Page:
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Ottawa to allow federal bureaucrats to work from home if possible to prevent coronavirus spread
Ottawa to allow federal bureaucrats to work from home if possible to prevent coronavirus spread

The roughly 300,000 federal employees will be told to stay away from their offices throughout the country as long as their job allows it.

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Publication date : 2020-03-13
Prosecutors Insulted by Government Salary Offer
Prosecutors Insulted by Government Salary Offer

Quebec crown prosecutors find the rejection of an independent report on their remuneration incomprehensible…

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Publication date : 2020-02-20
Supreme Court decision could help former N.S. Crown lawyer sue Premier, ex-justice minister for libe
Supreme Court decision could help former N.S. Crown lawyer sue Premier, ex-justice minister for libe

A Supreme Court of Canada decision could affect whether government lawyers can use confidential documents to defend their reputations if political bosses “throw them under the bus,” a law professor says.

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Publication date : 2020-02-19
Alberta justice minister denies courtroom cuts; sources maintain tissues, water removed

Alberta Justice denies it ever gave a directive to remove tissues or water from courtrooms earlier this week but sources confirmed to Global News on Tuesday that these items would no longer be supplied.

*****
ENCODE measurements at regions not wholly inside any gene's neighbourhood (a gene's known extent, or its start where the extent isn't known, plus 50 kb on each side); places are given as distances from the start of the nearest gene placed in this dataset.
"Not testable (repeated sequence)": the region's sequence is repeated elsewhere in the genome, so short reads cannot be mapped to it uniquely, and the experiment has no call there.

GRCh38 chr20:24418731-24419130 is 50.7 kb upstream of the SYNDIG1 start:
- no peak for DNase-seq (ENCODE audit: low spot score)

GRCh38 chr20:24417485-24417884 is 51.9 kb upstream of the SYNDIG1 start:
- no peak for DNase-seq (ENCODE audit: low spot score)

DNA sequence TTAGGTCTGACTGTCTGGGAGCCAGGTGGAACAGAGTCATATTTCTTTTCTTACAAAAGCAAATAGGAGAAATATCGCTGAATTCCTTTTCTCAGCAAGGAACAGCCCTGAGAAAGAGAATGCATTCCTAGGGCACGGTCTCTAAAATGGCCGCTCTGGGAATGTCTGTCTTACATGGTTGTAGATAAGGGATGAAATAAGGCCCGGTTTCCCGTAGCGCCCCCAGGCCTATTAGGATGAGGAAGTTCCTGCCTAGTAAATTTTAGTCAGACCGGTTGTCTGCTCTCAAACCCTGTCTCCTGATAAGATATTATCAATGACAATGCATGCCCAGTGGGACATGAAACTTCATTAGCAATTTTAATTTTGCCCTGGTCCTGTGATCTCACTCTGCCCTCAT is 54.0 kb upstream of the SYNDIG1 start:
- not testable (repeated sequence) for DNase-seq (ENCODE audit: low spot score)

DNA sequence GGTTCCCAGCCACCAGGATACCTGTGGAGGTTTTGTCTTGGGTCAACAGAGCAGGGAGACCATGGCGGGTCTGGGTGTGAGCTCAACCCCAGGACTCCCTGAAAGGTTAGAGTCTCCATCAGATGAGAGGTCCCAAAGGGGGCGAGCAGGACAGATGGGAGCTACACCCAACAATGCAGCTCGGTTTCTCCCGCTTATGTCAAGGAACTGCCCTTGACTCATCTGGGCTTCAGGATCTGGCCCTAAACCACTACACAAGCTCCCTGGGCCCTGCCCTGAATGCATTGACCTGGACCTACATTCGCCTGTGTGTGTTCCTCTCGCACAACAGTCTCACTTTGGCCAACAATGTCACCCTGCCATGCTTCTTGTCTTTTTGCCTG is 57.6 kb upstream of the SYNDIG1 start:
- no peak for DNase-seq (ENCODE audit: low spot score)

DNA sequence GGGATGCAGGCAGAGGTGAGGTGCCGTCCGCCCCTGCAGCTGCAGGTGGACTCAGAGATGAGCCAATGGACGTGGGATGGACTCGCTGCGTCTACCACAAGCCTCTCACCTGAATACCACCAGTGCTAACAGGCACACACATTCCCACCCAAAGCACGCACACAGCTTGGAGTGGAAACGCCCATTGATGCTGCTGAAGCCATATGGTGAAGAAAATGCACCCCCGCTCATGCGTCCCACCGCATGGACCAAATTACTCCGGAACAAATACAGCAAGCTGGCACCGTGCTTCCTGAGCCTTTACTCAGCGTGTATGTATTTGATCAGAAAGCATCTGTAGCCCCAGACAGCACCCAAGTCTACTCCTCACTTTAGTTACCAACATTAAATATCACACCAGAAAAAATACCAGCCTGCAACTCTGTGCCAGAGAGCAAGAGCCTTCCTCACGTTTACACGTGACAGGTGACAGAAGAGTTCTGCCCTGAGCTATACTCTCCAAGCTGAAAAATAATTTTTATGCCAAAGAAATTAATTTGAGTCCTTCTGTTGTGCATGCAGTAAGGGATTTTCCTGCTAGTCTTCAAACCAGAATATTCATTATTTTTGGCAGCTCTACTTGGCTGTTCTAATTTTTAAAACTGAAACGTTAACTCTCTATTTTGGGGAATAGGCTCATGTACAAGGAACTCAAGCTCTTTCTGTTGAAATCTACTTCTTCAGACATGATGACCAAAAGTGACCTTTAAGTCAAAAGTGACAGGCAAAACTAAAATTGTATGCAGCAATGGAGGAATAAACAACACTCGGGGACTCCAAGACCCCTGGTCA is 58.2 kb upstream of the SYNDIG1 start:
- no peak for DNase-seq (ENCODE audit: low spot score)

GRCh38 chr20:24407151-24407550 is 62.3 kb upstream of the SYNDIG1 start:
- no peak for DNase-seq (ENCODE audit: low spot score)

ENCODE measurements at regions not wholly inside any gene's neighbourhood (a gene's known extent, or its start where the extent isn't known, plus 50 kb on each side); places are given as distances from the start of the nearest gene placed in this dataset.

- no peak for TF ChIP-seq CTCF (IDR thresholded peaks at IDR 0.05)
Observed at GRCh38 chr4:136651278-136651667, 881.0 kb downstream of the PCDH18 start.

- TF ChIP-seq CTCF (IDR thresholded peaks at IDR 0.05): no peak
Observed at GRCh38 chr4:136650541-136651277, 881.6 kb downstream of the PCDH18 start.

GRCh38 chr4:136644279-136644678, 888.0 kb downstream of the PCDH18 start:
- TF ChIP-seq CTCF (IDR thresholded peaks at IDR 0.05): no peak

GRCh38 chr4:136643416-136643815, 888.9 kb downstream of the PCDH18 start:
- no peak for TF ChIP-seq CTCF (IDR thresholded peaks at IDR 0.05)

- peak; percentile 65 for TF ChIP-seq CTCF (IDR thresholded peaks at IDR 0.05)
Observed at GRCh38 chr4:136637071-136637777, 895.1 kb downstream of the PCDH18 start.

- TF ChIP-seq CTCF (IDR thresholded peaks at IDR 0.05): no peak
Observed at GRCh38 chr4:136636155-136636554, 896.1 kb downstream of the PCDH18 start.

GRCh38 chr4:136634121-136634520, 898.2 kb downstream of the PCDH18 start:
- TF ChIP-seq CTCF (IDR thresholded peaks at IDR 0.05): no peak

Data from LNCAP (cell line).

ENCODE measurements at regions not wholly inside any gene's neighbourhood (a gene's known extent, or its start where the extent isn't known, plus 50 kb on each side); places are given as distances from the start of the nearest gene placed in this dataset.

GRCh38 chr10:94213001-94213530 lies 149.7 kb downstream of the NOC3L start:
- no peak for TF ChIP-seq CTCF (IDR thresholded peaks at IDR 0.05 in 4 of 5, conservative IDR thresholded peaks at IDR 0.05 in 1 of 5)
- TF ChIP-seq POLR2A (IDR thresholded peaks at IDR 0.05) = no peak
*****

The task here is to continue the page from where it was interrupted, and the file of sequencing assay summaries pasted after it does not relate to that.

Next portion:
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Publication date : 2020-01-22
‘State of continual crisis’: Alberta Crown prosecutors overworked, understaffed
‘State of continual crisis’: Alberta Crown prosecutors overworked, understaffed

There’s 'a revolving door' of people leaving, says the association president

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Publication date : 2019-12-12
Canada compensating former employees for damages caused by Phoenix pay system

The Government remains determined to address the impacts that the implementation of the Phoenix pay system has had on public servants. 

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Publication date : 2019-11-30

Judgment, Identity, and Independence

Cassandra Burke Robertson*

      Whenever a new corporate or governmental scandal erupts, onlookers ask “Where were the lawyers?” Why would attorneys not have advised their clients of the risks posed by conduct that, from an outsider’s perspective, appears indefensible?  When numerous red flags have gone unheeded, people often conclude that the lawyers’ failure to sound the alarm must be caused by greed, incompetence, or both.  A few scholars have suggested that unconscious cognitive bias may better explain such lapses in judgment, but they have not explained why particular situations are more likely than others to encourage such bias.  This article seeks to fill that gap.  Drawing on research from behavioral and social psychology, it suggests that lawyers’ apparent lapses in judgment may be caused by cognitive biases arising from partisan kinship between lawyer and client.  The article uses identity theory to distinguish particular situations in which attorney judgment is likely to be compromised, and it recommends strategies to enhance attorney independence and minimize judgment errors. 

Full text (PDF file)